Anyone who's traveled for business knows that jet lag, sleep loss and change in diet and routine can play havoc with your head. Alertness, memory skills and mood can all take a dive. To cut through the brain fog, many people turn to caffeine or over-the-counter alertness products.
Exercise may be a better remedy.
A recent study of business travelers found that exercise significantly improved their performance. It also showed that most business travelers think they're performing better than they really are.
Dr. Mark Rosekind, president and chief scientist of Alertness Solutions, a consulting firm in Cupertino, Calif., conducted the two-part study of business travelers last year. In the first part of the study, 3,500 participants from the United States and Canada answered a 58-question online survey. Of those surveyed, 66% said they exercised while traveling; of those who exercised, 35% said the activity improved or greatly improved their performance.
For the second part of the study, Rosekind tapped 25 frequent business travelers and studied them more closely. Participants were tracked for the two days before leaving on a business trip, during the trip and for two days after they got home. Their trips lasted two to five days and crossed two or three time zones.
The travelers wore wrist activity monitors that recorded their activity level and sleep quantity and quality. They also carried electronic hand-held organizers, logged how they felt and took five-minute tests several times during the day to measure their reaction times, attention and vigilance.
"Those who exercised during their trip performed 61% better than the nonexercise group," Rosekind said. "This puts exercise in the realm of naps and caffeine in terms of boosting alertness and combating fatigue. I thought exercise would help. I was surprised by how much."
Peter Galier, an internist and chief of staff at Santa MonicaUCLA Medical Center, said that, given a choice, he would rather people take a brisk walk than a shot of coffee to perk up. "The benefits of caffeine are short-term, and you pay for it by feeling low when it wears off," he said. "Exercise makes you feel good, and there's no payback later."
Rosekind, a former director of NASA's Fatigue Countermeasures Program, relied on the same methods in this study (conducted for Hilton Hotels) that he had used on astronauts and pilots.
In one NASA study, Rosekind and his colleagues found that pilots who took a 40-minute rest break (averaging 26 minutes of sleep) improved their performance 34% and their alertness 54%. Caffeine had a similar effect, boosting those two measures 30% to 50%, even when the person was tired. Until the recent study, however, he hadn't seen data on the effects of exercise on mental performance.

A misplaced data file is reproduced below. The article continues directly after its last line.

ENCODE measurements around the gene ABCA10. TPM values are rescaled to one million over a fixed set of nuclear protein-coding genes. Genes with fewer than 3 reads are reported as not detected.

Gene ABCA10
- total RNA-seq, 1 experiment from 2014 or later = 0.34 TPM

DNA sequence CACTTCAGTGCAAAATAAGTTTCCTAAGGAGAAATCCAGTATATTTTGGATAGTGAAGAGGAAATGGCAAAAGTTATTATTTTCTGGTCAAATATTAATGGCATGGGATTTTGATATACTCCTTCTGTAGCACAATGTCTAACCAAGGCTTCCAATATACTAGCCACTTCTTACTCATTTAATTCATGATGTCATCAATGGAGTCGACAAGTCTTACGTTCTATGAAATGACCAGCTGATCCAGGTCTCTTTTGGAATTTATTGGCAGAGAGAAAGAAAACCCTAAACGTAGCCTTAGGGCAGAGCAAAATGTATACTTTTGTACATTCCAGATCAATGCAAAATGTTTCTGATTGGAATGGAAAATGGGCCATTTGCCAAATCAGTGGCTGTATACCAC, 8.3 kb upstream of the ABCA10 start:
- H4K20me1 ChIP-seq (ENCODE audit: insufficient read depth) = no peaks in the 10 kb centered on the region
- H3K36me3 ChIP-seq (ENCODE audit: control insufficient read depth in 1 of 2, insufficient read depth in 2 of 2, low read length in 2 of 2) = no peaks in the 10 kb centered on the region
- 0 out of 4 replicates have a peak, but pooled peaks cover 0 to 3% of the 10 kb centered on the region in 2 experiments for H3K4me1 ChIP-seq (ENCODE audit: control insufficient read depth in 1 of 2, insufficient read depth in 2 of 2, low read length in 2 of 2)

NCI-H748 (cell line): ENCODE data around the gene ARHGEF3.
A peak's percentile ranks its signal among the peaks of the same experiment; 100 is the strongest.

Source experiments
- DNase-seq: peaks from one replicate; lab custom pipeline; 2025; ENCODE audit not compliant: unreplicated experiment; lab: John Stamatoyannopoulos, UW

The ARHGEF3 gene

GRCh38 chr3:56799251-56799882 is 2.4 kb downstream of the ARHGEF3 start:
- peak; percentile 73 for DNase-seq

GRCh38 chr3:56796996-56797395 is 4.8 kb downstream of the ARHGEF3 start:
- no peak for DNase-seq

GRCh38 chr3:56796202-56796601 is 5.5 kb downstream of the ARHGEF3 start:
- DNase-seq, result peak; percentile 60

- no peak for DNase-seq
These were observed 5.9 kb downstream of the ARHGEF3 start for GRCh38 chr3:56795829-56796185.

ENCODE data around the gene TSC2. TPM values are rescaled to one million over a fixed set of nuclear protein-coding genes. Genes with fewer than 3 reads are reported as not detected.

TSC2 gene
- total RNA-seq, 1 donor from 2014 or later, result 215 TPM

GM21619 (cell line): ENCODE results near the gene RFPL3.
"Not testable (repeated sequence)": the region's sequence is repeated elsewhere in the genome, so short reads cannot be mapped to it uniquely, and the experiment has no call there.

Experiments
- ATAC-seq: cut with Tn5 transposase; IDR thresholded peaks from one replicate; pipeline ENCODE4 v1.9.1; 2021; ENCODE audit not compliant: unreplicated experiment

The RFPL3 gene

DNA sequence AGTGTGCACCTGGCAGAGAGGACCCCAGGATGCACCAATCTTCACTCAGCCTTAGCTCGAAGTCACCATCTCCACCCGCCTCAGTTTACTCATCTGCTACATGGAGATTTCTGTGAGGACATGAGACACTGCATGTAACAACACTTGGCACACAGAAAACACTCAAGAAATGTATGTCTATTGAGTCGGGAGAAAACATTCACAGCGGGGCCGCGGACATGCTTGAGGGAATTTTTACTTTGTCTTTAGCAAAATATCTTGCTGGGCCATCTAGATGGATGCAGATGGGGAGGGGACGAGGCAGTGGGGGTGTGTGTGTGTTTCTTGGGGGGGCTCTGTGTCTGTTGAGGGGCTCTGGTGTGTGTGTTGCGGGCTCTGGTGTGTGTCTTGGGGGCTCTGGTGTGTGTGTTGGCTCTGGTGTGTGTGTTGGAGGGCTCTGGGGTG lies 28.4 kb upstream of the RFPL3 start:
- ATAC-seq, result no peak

"I often heard commercial and corporate pilots say that exercise helped them stay awake, but we didn't have any studies to prove it," he said. "This study confirms what they have been saying for years."
Discrepancies between how people thought they were doing and how they actually were performing also were enlightening. Although participants routinely reported that they were performing at a high level, their actual performance on average was 20% below their baseline -- the scores earned at home.
"People overestimated how well they were doing, which is really important: People think they're OK, and they're not," Rosekind said.
A dip in mental acuity may not matter much when you're traveling for vacation and plan to lie on a beach, but it can if you're traveling to give a speech or negotiate a contract.
Exercise may help a traveler's performance, Rosekind suggested, because it boosts the body's core temperature. "We know that both traveling across time zones and losing sleep disrupt our internal body clock. When that happens, perceptual skills, memory, mood and energy all drop."
The body's circadian clock relies on certain cues. One is light, which cues people to be active. Another is increased internal temperature, which is linked to alertness. This kind of heat doesn't come from being in the sun or a sauna but from your body's core. Physical activity heats you from the inside out and moves up your clock. Thus, he added, though exercising any time you're on the road is good, you probably shouldn't work out just before you go to bed.
Emily Greene, owner of a video production company in Gaithersburg, Md., spends two weeks a month traveling for business. Based on her own experience, she said she believes exercise helps reverse the stress and other side effects of traveling.
Her problem, however, was that she couldn't find a good workout to do in her hotel room and didn't like going to hotel gyms. That prompted her to team up with certified personal trainer Jessica York and created "Body to Go," a workout DVD business travelers can play on their laptops in their hotel rooms.
York leads the workout, which takes viewers through 40 minutes of cardio, plus exercises for the upper body, lower body and core. Viewers can do all or just part of the workout.
"The beauty of it is you don't need any equipment, and it still kicks your [behind]," Greene said.
Besides doing the in-room workout, Greene said she had trained herself to look for opportunities to be active while on the road. "If I have 30 minutes to wait to board my flight, I take advantage of those long airport corridors and go for a brisk walk."
Dr. William Hohl, a sports medicine specialist and orthopedic surgeon on staff at Cedars-Sinai Medical Center in Los Angeles, said Rosekind's findings made sense. "Exercise gives your mind a total boost. The fact that those who exercise on business feel more alert doesn't surprise me."
He added, however, that the findings needed further investigation. The study was small and didn't appear to take into account whether the participants who exercised also took better care of themselves in general.